Breastfeeding after breast implant surgery: is it dangerous?
Breast augmentation is the most popular cosmetic procedure in both Canada and the US, with 290,467 patients opting for the surgery in the US in 2016 (up 4% from 2015). Given how common a procedure it is, it’s not surprising that women who get implants want to know: can you breastfeed with breast implants? And, will it be safe for the baby?
When you get breast enlargement surgery, there are two types of implants to choose from: the far more common and modern cohesive gel implants aka “gummy bear implants,” and saline water implants. Based on your body type and other factors, Dr. Mulholland will recommend one type of implant over another for the best results. Breast implant surgery can provide a natural and attractive shape for women who have lost volume or experienced flattening due to weight loss, age, or breastfeeding. However, if you decide to have a child post breast enlargement surgery, it’s important to have the facts.
Breast implants and breastfeeding
Some women wonder if the chemicals in their implants will mix with their breast milk. Breastfeeding experts and caregivers generally agree it is safe, and maintain that these chemicals do not mix with breast milk. So, assuming you had no pre-existing condition that made breastfeeding difficult before implants, it is unlikely you’ll have any issues producing milk after surgery.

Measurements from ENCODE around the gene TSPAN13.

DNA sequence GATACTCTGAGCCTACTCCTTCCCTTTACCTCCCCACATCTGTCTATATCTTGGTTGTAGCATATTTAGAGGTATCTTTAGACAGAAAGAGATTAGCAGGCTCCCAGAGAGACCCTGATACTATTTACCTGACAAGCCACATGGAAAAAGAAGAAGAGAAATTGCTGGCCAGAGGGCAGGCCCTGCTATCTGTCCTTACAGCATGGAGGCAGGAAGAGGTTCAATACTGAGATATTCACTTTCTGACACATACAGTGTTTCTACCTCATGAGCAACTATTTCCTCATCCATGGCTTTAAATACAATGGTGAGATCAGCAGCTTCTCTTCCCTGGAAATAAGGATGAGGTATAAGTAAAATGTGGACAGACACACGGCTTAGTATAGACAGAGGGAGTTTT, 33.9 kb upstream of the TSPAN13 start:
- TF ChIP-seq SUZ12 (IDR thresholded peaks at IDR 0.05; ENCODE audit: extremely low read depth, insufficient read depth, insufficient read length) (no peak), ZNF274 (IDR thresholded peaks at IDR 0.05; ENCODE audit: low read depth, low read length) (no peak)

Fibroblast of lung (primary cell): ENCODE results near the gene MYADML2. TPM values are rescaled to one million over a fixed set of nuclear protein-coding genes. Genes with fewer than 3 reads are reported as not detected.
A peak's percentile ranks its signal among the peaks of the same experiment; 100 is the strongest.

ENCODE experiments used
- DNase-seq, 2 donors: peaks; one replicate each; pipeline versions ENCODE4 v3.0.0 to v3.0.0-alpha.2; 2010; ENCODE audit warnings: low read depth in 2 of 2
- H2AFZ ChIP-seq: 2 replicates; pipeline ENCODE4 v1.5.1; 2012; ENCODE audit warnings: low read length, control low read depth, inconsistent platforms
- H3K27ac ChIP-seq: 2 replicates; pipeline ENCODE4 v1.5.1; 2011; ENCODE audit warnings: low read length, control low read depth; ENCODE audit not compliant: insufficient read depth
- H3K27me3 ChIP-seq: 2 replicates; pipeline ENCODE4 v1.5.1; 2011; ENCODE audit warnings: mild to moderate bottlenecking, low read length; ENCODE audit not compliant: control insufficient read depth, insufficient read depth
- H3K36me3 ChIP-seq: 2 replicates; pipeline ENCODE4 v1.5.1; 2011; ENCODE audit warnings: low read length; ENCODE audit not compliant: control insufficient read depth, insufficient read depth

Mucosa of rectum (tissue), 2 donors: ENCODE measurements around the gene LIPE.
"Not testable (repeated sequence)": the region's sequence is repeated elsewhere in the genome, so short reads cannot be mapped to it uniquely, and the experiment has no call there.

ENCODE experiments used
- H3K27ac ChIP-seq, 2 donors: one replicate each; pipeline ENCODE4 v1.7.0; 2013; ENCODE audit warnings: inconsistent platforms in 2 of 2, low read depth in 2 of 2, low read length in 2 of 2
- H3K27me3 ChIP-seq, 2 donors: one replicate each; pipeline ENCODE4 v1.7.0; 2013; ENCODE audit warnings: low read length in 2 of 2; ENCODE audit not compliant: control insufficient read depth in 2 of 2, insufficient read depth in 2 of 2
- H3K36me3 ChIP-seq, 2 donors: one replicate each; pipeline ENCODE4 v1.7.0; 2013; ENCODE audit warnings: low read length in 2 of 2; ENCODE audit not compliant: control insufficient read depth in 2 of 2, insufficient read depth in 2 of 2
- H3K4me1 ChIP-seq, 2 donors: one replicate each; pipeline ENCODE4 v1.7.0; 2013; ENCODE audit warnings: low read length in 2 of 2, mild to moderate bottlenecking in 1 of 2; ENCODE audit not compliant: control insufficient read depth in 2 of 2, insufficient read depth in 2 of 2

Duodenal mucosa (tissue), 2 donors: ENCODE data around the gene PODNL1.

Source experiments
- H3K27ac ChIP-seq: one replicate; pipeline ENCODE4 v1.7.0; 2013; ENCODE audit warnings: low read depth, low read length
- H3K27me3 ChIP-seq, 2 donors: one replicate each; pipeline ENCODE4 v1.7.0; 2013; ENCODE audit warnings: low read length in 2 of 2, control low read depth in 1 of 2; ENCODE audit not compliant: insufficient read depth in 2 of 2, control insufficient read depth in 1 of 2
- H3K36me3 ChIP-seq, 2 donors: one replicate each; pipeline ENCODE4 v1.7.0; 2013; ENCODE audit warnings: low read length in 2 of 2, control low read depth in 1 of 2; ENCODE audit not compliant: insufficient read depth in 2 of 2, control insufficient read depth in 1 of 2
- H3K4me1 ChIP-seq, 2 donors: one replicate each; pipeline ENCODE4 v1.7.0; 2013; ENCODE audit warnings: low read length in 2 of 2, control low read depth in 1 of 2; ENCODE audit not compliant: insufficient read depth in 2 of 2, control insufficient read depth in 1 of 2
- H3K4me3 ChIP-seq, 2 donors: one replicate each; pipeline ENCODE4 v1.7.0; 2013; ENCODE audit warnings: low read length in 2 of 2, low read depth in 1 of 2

Although rare, breast enlargement surgery can damage milk-making tissue, milk ducts and nerves in the breast, causing breastfeeding complications. Breast implants can be placed over or underneath the breast muscle. Whenever possible, Dr. Mulholland will opt to place them underneath. Done this way, there is very little trauma to breast tissue, which means more healthy tissue available for milk production. If you are getting breast implants and know you’re likely to get pregnant and breastfeed, nipple incisions for your implants should be avoided, since the milk ducts that drain the different lobes or sections of the breast convene in the nipple area. The alternative is an incision in the fold under the breast. One last thing to consider is that with smaller-sized implants, your chances of being able to breastfeed your new baby are even greater.
Remember, some women will have trouble breastfeeding, whether they have implants or not, and there’s no reason to feel guilty about it either way. If you’re wondering what happens to your breast implants after breastfeeding, rest assured that breastfeeding won’t harm your implants either.
Dr. Mulholland has performed over 2000 cosmetic breast procedures successfully and is one of Canada’s most experienced cosmetic breast augmentation physicians. Contact SpaMedica today for a consultation or more information about what to expect from your breast augmentation surgery.